Napoleon’s career had a profound impact on world history. He dissolved the Holy Roman Empire, reduced the number of German states to 50 from 300 and sold the territory of Louisiana to America. He enjoyed great victories but also suffered disastrous defeats. As a result, notions that he is an all-time great military commander are probably wide of the mark.

Blood, Guts & Propaganda: 4 Overrated Military Commanders
YouTube (Lee in the Post-War Years)

4 – Robert E. Lee

Robert Edward Lee was one of the most prominent generals of the American Civil War. He led the Confederate Army of Northern Virginia from 1862 until 1865. Lee spent 32 years in the U.S. Army until he fought with the South in 1861 and made a name for himself during the Mexican-American War. Lee was also involved in the infamous event at Harper’s Ferry in 1859 when he helped suppress John Brown and his followers as they seized control of the federal arsenal in Lee’s home state of Virginia.

Let’s be clear; Lee was unquestionably a good general, but over the course of time, he seems to have been painted as some God of War. In reality, he probably wasn’t even the best Confederate general as some historians bestow that honor on Thomas ‘Stonewall’ Jackson or James Longstreet. He had some excellent wins during the Civil War; standout victories include the Second Manassas, Chancellorsville, and Fredericksburg.

Lee was an aggressive general, and this tendency helped him pull off some stunning triumphs. At Chancellorsville, he defeated a Union army with superior numbers. After this win, Lee convinced the civilian leaders of the Confederacy to plan a Northern invasion to gain an outright military victory. This was a huge gamble since the South was struggling against the larger Northern forces and Vicksburg was under siege at that time. You could understand Lee’s desire to win the war outright, but in reality, a containment strategy would probably have served the South well at that point.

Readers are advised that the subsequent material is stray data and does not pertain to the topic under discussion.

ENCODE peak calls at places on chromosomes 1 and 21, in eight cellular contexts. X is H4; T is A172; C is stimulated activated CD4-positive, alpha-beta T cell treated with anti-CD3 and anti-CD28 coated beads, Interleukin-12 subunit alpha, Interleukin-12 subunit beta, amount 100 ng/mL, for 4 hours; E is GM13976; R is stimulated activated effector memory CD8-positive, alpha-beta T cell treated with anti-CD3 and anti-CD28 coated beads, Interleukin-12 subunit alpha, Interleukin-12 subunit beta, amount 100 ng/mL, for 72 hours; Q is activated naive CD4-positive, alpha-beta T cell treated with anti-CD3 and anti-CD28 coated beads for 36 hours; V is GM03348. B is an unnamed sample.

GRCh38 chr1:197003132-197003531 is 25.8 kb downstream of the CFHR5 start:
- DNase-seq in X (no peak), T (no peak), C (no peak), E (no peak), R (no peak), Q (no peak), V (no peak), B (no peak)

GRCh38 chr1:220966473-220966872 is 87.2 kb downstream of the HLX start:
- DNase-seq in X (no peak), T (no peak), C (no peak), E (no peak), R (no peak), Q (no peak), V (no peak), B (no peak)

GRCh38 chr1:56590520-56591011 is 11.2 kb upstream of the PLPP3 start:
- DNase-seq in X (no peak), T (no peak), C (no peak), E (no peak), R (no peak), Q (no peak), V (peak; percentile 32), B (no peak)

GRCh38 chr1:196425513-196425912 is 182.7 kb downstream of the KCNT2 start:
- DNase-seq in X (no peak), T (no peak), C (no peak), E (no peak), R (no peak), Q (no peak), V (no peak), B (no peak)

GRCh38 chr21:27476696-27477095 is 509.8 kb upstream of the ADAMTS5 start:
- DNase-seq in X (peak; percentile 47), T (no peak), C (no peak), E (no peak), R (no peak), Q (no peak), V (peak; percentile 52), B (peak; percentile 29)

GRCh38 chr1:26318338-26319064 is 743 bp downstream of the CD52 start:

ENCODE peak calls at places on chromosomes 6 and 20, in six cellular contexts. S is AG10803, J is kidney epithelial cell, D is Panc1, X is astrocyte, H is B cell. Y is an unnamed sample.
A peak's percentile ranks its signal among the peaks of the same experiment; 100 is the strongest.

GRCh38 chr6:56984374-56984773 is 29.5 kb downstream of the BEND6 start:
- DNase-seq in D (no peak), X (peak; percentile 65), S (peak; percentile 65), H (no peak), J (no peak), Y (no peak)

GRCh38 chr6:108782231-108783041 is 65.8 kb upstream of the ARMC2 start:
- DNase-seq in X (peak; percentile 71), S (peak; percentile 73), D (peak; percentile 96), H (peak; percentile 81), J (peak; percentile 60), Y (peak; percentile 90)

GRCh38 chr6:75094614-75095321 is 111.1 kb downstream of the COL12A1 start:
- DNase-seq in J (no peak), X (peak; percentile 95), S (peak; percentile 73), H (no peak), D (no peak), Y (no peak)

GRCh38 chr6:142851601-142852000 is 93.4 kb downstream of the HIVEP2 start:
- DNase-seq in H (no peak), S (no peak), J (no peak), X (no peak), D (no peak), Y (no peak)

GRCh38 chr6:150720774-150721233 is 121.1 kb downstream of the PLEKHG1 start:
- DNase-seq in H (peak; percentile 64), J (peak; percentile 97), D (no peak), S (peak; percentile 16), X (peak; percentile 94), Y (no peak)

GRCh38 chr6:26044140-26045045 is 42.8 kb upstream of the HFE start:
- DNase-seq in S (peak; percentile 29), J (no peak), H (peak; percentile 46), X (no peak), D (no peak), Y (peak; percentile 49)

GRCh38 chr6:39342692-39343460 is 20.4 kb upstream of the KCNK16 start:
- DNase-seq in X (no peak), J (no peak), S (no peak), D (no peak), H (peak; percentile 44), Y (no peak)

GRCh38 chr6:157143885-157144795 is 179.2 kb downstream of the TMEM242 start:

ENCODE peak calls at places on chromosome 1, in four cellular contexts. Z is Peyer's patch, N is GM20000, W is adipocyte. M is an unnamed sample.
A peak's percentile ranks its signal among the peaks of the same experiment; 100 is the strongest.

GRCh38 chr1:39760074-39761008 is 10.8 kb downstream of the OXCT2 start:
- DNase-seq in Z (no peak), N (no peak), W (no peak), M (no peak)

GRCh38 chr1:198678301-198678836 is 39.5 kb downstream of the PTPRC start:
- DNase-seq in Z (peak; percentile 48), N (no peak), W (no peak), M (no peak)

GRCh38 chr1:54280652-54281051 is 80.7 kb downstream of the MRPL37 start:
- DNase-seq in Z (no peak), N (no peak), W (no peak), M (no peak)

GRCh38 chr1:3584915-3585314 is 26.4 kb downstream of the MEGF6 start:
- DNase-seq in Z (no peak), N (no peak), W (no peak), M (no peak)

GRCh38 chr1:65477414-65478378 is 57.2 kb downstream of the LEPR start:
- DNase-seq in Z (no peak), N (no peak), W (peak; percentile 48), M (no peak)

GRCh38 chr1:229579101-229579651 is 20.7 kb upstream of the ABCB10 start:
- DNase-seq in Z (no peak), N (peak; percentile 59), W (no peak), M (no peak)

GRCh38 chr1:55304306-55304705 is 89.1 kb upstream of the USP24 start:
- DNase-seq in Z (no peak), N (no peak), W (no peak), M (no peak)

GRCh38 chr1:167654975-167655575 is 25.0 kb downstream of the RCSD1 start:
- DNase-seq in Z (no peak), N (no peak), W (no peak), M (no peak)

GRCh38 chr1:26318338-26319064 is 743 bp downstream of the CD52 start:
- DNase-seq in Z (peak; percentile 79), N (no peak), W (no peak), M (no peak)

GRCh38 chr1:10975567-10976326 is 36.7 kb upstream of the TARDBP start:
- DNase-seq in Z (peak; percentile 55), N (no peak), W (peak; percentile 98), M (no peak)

Gettysburg was a disaster for the South. On day one of the battle, the Union General John Buford retreated to the high ground overlooking the town in what was to prove a decisive move. Lee ordered his exhausted troops to try and take the high ground, but they were sent back by the enemy. Even if they had been successful, it is debatable whether they could have held it. On the third and final day of the battle, Lee ordered the infamous Pickett’s Charge which was a complete failure and practically ended the fight. Gettysburg was a blow from which the South would never recover.

To be fair to Lee, he was often outnumbered by 2-to-1 or even 3-to-1 and the victories he achieved were often remarkable. However, perhaps he didn’t fully understand the nature of war. He focused on offensive strategies that used up resources his army simply didn’t have. The losses he suffered were unsustainable and in the end, his gambler’s nature backfired.